Dermal Fillers, Everything You Need To Know
Dermal Fillers are one of the most popular cosmetic procedures available. A non-surgical injectable implant, approved by the FDA and offering fast, lasting results, dermal fillers can be used for augmentation, wrinkle reduction, skin smoothing and even improving the appearance of scars. Here is everything you need to know about dermal fillers.
Why Are Dermal Fillers So Popular?
As we age, our skin loses its natural elasticity and plumpness. Wrinkles start to form, skin starts to sag and lips thin. This is due to our bodies producing less hyaluronic acid. Dermal fillers, simply put the hyaluronic acid back in your skin to revitalize and re-plump it. You aren’t adding anything unnatural to your body, and the results are subtle and natural-looking.
Not only can dermal fillers help you regain your youthful appearance, but they can also correct minor imperfections which can dent your confidence. If you are self-conscious of thin or asymmetric lips, a bump on your nose, wrinkles, sunken areas, or even a prominent scar, dermal fillers could provide the solution.
In fact, dermal fillers have been successfully used for cosmetic enhancement for more than 100 years.
A Brief History
You may be surprised to learn that the idea of dermal fillers goes all the way back to the 1890s!
Plump, youthful-looking skin has always been highly prized, and people have been researching and experimenting with ways to reverse or, at least slowdown, the ageing process since the beginning of time.
In the 1890s, doctors began taking fat from patients’ arms and injecting it into their faces, to minimize wrinkles and achieve a smoother appearance.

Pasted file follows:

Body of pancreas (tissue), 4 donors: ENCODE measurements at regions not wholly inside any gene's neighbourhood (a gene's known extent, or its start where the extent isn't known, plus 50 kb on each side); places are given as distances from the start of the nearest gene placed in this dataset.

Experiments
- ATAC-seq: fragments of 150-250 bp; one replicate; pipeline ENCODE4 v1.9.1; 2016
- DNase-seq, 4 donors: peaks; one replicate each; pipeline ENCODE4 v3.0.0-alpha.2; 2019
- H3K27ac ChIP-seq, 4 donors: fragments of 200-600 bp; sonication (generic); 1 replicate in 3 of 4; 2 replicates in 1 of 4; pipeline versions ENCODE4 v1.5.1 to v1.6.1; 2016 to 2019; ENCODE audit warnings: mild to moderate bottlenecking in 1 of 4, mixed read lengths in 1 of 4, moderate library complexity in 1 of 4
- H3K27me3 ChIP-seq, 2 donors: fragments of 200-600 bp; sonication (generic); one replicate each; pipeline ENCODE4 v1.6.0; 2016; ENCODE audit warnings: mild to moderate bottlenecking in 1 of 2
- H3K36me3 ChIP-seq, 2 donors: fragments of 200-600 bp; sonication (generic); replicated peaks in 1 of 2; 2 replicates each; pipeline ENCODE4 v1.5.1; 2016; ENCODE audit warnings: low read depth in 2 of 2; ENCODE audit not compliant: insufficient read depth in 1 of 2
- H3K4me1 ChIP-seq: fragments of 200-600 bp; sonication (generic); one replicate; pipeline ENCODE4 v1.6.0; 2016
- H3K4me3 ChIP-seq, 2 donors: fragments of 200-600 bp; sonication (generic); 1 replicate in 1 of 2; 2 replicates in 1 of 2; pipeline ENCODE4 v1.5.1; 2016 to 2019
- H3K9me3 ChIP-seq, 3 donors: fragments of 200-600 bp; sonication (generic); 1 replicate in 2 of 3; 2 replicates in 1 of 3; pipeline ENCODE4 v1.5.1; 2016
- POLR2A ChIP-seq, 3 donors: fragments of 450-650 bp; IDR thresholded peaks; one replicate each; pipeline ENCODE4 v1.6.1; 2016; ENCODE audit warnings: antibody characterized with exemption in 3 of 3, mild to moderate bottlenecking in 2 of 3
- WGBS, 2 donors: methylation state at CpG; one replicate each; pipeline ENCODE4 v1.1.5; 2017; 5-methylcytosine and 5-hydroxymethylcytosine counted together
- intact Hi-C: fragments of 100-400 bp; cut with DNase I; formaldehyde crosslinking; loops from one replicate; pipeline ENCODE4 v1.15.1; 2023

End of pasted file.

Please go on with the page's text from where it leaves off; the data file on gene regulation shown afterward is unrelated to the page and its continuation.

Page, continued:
An alternative substance was sought, and in the early 20th Century, Austrian surgeon Robert Gersuny tried injecting a paraffin wax blend into the face (and breasts) instead. The thinking was that as paraffin wax is an emollient it would be the ideal substance to use. The treatment became very popular, but unfortunately, the results were mixed, with hard painful lumps (paraffinomas) forming. Famed beauty Gladys Deacon, Duchess of Marlborough, ended up being badly disfigured after having hot paraffin wax injected into her nose.
As such, dermal fillers fell out of favour until the 1970s, when bovine collagen was used for collagen injections and implants. The many issues with this practice included allergic reactions, swelling and the fact that the results didn’t last very long. In 1981 collagen fillers were approved by the FDA and some surgeons still make use of natural collagen taken from other areas of the body, such as the waistline.
In the early 2000s, the FDA approved hyaluronic acid for use in fillers, providing a viable alternative. As stated above, hyaluronic acid is a natural substance which our bodies already produce, making sensitivity tests and allergic reactions no longer an issue.
The first hyaluronic Acid filler introduced to the market was Restylane, made by Galderma, quickly followed by Allergan’s Juvederm. Over the years advances have been made, critically, the introduction of lidocaine into the hyaluronic acid filler, to numb the area and lessen patient discomfort.
Today, there are many types of dermal fillers available, both natural and synthetic. Calcium hydroxylapatite fillers, such as Radiesse are a blend of natural and synthetic substances.
The more you know about the process, the more comfortable you are likely to feel going forward. You can ask any questions during your consultation but we’ve compiled some frequently asked questions below.
Find out more about dermal fillers
To find out more about dermal fillers or any other aesthetic procedure please book a free online consultation with one of our experienced aestheticians or contact us on 07305800057 or 020 8286 8858 to speak with a member of our team.
We’d love to hear your view or answer your questions, so do not hesitate to contact us on anything relating to the blog above, beauty issues, or our treatments available.
*Disclaimer: Results vary from person to person and are based on factors such as age, lifestyle habits and medical history